RB: From the beginning, as we’ve been developing our robots, we’ve been trying to identify the friction points that stop people from deploying robots in factories.

But we want our robots to be able to use force feedback as they are inserting, say, a delicate component into a circuit board, and also make it easy for the humans to show the robot what the exact parameters of the task are.

RB: The Boston Consulting Group says that only 10 percent of automatable tasks in factories have been automated in the 50 years we’ve had industrial robots.

Rethink’s Robots Get Massive Software Upgrade, Rodney Brooks “So Excited”

little over a year ago, Rethink started shipping Sawyer, a collaborative robot designed to be faster, stronger, and more precise than the company’s first cobot, Baxter, which didn’t “sell like hotcakes,” as Brooks had expected.

But developing a brand-new robot was just part of Rethink’s post-Baxter plans: Another goal was completely rebuilding its software platform, called Intera, which is responsible for controlling all of Sawyer’s functions as well as allowing users to program the robot.

My code is gone.” At the heart of the new system is what Brooks calls a “behavior engine” that lets users program complex tasks based on simpler ones.

While in previous Intera releases large sequences of tasks were difficult to modify, now all tasks are graphically arranged as abehavior tree, making it easierto visualize, understand, and adjust what the robot is doing at every step.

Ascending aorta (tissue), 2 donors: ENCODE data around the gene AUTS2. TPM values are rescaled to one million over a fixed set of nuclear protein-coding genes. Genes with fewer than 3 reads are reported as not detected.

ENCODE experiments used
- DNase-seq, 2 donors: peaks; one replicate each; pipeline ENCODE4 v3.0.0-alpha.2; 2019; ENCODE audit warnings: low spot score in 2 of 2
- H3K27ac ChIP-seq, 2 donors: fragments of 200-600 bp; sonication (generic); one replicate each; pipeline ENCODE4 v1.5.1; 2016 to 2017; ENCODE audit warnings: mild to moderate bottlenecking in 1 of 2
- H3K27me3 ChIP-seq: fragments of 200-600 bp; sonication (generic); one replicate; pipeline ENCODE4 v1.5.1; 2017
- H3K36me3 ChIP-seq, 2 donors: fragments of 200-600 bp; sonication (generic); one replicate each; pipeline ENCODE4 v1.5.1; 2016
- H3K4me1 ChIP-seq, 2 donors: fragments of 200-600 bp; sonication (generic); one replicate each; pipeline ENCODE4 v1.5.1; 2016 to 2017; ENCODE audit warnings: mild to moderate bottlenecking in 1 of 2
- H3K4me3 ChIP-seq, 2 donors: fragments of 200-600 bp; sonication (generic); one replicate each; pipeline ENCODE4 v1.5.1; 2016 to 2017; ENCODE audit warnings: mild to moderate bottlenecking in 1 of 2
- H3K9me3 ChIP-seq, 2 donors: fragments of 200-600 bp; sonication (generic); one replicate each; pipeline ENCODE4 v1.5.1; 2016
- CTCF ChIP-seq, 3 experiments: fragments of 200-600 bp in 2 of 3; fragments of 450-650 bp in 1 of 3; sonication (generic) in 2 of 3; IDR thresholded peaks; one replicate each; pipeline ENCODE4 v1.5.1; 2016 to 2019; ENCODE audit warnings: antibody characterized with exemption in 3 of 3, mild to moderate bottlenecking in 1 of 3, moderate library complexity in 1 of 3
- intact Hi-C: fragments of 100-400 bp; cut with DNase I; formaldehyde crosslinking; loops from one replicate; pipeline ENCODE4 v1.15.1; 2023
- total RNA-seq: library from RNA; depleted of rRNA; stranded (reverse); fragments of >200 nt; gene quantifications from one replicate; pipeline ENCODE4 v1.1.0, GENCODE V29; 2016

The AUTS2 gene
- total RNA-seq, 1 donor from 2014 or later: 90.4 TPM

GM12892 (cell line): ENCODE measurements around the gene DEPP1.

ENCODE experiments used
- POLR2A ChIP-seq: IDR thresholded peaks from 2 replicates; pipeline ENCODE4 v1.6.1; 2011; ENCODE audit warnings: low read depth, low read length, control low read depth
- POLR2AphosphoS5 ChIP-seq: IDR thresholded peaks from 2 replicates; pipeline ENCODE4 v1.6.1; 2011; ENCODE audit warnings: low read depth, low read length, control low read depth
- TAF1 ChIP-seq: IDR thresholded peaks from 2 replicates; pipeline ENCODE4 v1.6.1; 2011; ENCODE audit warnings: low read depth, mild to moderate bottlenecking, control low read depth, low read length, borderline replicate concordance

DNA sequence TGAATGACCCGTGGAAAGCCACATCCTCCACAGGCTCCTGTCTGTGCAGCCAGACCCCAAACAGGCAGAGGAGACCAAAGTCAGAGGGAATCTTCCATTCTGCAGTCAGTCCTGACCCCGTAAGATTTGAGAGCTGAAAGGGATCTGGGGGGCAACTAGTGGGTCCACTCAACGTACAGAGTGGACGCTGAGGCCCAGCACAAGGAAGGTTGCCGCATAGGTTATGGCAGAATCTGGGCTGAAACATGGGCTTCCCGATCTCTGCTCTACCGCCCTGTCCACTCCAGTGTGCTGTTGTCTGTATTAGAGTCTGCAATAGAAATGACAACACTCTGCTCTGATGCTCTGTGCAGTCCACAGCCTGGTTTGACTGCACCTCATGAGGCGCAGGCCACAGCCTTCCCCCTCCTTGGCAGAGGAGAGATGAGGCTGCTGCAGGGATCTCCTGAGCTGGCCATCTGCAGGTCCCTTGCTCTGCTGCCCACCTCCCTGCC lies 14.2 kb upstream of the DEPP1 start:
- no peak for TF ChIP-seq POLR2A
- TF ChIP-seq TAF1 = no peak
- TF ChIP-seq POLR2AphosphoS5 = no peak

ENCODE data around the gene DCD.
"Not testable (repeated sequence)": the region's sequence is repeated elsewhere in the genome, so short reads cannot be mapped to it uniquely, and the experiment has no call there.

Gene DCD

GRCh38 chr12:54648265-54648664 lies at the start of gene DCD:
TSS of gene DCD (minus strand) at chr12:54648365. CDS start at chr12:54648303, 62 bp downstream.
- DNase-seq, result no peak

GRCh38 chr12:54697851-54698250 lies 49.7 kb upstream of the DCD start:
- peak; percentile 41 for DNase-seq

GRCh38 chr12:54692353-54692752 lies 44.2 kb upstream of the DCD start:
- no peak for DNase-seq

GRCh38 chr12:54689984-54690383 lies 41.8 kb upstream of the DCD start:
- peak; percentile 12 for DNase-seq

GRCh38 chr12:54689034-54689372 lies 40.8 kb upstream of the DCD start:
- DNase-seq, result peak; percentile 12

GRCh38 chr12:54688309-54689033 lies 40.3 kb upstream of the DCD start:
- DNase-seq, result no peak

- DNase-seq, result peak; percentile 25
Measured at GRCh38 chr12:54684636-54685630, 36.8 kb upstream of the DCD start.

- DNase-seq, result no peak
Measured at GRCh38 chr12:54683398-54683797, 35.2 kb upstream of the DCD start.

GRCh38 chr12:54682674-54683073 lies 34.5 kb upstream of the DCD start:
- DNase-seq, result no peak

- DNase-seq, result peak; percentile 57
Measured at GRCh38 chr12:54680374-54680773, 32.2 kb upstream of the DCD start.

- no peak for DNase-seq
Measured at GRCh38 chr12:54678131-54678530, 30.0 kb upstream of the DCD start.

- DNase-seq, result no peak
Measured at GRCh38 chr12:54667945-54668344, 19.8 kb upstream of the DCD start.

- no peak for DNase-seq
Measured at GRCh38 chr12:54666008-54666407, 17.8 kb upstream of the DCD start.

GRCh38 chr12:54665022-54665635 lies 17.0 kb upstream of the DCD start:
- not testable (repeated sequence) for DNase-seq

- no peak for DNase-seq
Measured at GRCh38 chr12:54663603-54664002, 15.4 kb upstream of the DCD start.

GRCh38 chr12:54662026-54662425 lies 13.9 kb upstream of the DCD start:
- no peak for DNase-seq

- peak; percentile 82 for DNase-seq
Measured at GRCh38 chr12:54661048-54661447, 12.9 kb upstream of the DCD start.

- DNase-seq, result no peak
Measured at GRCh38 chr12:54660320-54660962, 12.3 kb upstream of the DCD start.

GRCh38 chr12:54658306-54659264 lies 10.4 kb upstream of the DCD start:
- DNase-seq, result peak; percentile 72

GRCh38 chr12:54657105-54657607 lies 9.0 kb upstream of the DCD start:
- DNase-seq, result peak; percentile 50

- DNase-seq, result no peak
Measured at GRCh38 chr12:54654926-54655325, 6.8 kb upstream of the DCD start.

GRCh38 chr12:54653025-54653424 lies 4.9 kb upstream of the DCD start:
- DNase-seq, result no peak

The Boston-based startup, which was founded in 2008 and has raised $131.5 million in VC funding, hasn’t disclosed sales numbers, but it says Sawyer is selling much better than Baxter, helping the company triple its revenue last year.

Analysts credit an easy-to-use interface as a major factor in helping Danish firm Universal Robots dominate the cobot market, with thousands of robots shipped per year.

Brooks hopes the new system will help users master Sawyer’s advanced vision and force-sensing capabilities to tackle complex automation jobs, especially in the electronics manufacturing sector.

Another challenge Rethink wants to solve with Intera 5 involves coordinating Sawyer and all the other assembly line components—conveyor belts, equipment to feed and sort parts, machines like drills and CNCs.

Ultimately Brooks wants to focus on automating ever more complex tasks, disregarding the relatively simple applications that other cobot companies are currently pursuing, a market he believes will soon be taken over by cheaper robots from China.

Rethink’s Sawyer Robot Just Got a Whole Lot Smarter

Designed to help non-experts program routines that instruct the robot how to carry out complex tasks, the new Intera 5 software could help the company realize the potential of factory robots that are capable, safe, and easy to work with.

At the heart of the newsystem is what Rethink’s founder and CTO Rodney Brooks calls the “behavior engine.” This is essentially a programmable decision tree that can be tweaked to make the single-armed Sawyer robot carry out a wide array of tasks.

Rethink’s first robot, a two-armed model called Baxter, didn’t sell very well—but it was a proof of principle that robots could use things like force sensors to avoid hurting humans while still performing useful industrial tasks.